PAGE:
tution, of course, is the world’s largest museum and research complex. While UTT is looking into heavy-oil resources, the Petroleum Studies Unit is going one step further by focussing on tar sands which are at the very heavy end of heavy oil and have to be extracted through quarrying, rather than through drilling. The research initiative will, no doubt, show how radio frequency heating can be employed in this effort. Tar sands advocates insist that as much as 50,000 b/d of crude could be added to the country’s output if a determined effort were made to access some of the 300 million tonnes of the stuff even the MEEA believes to exist in south Trinidad. But even under the present minister, tar sands activity has been virtually ignored, so UWI has decided to take up the cudgels in this regard. With deepwater activity in nine blocks as the most important exploration programme in Trinidad and Tobago at the moment, Jupiter insists his second project will produce results that can materially assist in this effort. “We should get a much better understanding of deep water, so we will know how to proceed in terms of exploiting deepwater resources — how we can optimise exploration in deep water, that’s the important thing.” BHP Billiton, the operator of all the deepwater blocks that have been allocated so far by the MEEA, “is funding a full scholarship for a student to study reservoir characterisation in Trinidad and its extension into deep water.” Jupiter confidently expects the findings of the student “to be helpful to the company as they unfold.” Learn more and have your say online: fb.com/ttenergychamber · #energynow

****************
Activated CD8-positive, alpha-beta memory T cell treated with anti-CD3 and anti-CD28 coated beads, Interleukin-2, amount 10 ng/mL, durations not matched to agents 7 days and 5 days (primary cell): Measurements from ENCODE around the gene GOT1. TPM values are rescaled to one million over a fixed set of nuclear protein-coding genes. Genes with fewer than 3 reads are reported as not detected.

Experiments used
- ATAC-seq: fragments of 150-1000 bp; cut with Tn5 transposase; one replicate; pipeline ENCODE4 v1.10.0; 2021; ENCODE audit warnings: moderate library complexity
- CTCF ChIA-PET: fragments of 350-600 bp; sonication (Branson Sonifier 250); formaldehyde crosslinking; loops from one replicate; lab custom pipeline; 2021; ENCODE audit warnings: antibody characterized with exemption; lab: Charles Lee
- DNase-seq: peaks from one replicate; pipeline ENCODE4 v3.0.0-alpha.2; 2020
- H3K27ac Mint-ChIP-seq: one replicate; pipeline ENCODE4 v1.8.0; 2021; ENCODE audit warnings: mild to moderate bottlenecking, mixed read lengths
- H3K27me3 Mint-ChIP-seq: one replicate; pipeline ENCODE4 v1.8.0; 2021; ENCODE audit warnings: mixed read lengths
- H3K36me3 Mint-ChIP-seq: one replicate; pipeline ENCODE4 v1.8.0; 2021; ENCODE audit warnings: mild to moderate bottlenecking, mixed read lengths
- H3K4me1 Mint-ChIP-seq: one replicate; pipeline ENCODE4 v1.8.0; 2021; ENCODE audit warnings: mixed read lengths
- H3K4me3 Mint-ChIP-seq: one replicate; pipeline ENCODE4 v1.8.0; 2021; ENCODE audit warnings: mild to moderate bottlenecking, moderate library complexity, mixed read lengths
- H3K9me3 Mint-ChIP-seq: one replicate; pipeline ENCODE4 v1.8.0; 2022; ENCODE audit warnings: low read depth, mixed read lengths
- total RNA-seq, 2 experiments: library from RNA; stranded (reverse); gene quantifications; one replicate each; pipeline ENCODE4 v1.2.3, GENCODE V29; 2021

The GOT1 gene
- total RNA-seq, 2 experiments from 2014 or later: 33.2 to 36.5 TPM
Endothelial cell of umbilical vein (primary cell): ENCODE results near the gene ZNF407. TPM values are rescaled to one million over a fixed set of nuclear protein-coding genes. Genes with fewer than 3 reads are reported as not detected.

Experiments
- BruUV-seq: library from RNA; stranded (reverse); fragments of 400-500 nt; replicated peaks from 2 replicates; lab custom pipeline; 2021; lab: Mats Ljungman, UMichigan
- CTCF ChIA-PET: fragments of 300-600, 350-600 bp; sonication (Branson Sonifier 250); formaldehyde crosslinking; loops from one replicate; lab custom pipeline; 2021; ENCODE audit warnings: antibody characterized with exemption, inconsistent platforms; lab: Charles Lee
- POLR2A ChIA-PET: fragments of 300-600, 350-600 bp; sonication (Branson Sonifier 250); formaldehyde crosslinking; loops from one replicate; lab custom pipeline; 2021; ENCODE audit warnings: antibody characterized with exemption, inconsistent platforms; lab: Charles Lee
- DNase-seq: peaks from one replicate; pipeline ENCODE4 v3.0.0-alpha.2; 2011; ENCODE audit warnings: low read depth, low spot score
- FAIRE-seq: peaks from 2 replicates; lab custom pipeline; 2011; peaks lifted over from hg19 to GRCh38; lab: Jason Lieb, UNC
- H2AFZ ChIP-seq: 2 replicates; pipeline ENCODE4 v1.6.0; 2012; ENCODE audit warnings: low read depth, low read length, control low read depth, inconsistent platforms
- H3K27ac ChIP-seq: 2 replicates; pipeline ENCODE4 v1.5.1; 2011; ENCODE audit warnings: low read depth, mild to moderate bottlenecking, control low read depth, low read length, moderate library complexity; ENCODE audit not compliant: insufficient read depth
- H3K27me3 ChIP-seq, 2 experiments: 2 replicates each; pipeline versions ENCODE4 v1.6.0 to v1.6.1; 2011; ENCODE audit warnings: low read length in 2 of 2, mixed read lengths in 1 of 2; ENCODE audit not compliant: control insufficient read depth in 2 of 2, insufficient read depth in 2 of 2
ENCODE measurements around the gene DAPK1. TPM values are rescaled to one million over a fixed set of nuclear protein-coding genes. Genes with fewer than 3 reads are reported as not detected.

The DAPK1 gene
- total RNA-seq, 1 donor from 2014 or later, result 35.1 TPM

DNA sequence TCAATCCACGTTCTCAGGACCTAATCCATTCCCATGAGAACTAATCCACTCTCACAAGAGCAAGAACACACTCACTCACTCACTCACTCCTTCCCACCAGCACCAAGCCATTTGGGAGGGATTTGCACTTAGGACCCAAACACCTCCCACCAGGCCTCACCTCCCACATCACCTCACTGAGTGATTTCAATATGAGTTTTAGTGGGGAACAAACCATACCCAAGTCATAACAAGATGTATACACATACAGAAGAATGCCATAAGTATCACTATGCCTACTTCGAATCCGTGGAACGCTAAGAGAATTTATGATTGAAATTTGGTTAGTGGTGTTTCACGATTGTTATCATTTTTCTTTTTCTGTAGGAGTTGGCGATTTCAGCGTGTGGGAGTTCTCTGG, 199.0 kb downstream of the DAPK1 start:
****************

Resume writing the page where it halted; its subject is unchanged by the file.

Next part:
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@ttenergychamber | July 2015

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News Tax incentives may be key to development of smaller gas fields Ramnarine: A separate fiscal regime will be required David Renwick | Energy Journalist

Photo by Marc Morrison Above: bpTT's Cassia B offshore platforms is responsible for two-thirds of the company’s daily production but between one and two trillion cubic feet of stranded gas in smaller or mature pools could boost supply.

Smaller gas pools, remnants of older wells could help boost supply David Renwick | Energy Journalist

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t a time when gas demand seems to be outstripping supply, small gas pools need to be developed (see other story in this issue) and “left-behind” gas in mature pools must be accessed as well, contend energy analysts. They point out that an unbelievable 50 percent of gas in a productive reservoir can fail to make it to the surface when the pressure in the reservoir drops below that at the wellhead. In the case of the country’s biggest gas producer, bpTT, the amount of that “stranded gas” has been estimated at 25 to 40 percent. The gas in the scores of accumulations mapped by the bpTT comes up to about “1 to 2 trillion cubic feet (tcf ),” declares Yatindranath Keith Bally, the company’s vice president for reservoir development. For a company that adheres to a “no molecule left behind” policy, this situation is clearly unsatisfactory, no matter how many new gas fields are discovered in the meantime. As long ago as 2008, bpTT began investigating the financial and technological feasibility of a low-pressure reserves